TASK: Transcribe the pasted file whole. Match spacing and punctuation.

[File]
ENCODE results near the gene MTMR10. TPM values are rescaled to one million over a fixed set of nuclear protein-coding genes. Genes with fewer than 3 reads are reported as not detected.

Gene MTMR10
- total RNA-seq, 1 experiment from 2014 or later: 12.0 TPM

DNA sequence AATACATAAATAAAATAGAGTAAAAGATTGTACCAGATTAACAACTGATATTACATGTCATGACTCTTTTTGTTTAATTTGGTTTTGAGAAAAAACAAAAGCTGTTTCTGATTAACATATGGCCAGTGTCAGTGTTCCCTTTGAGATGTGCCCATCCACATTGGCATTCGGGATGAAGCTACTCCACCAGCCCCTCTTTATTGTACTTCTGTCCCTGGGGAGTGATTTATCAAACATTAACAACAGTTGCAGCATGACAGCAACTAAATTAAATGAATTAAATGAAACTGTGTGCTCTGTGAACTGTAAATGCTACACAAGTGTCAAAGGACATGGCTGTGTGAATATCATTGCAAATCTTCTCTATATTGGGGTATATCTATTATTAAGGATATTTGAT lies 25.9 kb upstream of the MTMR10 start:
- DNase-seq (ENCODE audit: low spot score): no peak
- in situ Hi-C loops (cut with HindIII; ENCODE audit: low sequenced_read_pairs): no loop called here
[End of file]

ENCODE results near the gene MTMR10. TPM values are rescaled to one million over a fixed set of nuclear protein-coding genes. Genes with fewer than 3 reads are reported as not detected.

Gene MTMR10
- total RNA-seq, 1 experiment from 2014 or later: 12.0 TPM

DNA sequence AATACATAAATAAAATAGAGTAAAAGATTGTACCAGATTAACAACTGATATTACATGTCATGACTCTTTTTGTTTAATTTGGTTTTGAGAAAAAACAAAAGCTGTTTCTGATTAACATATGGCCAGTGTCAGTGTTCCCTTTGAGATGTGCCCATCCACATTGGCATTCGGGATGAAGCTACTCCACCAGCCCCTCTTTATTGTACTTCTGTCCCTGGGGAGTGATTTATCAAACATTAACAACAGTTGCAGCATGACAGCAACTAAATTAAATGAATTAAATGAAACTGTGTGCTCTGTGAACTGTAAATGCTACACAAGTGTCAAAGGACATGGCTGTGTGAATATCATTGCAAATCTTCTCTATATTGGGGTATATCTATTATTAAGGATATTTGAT lies 25.9 kb upstream of the MTMR10 start:
- DNase-seq (ENCODE audit: low spot score): no peak
- in situ Hi-C loops (cut with HindIII; ENCODE audit: low sequenced_read_pairs): no loop called here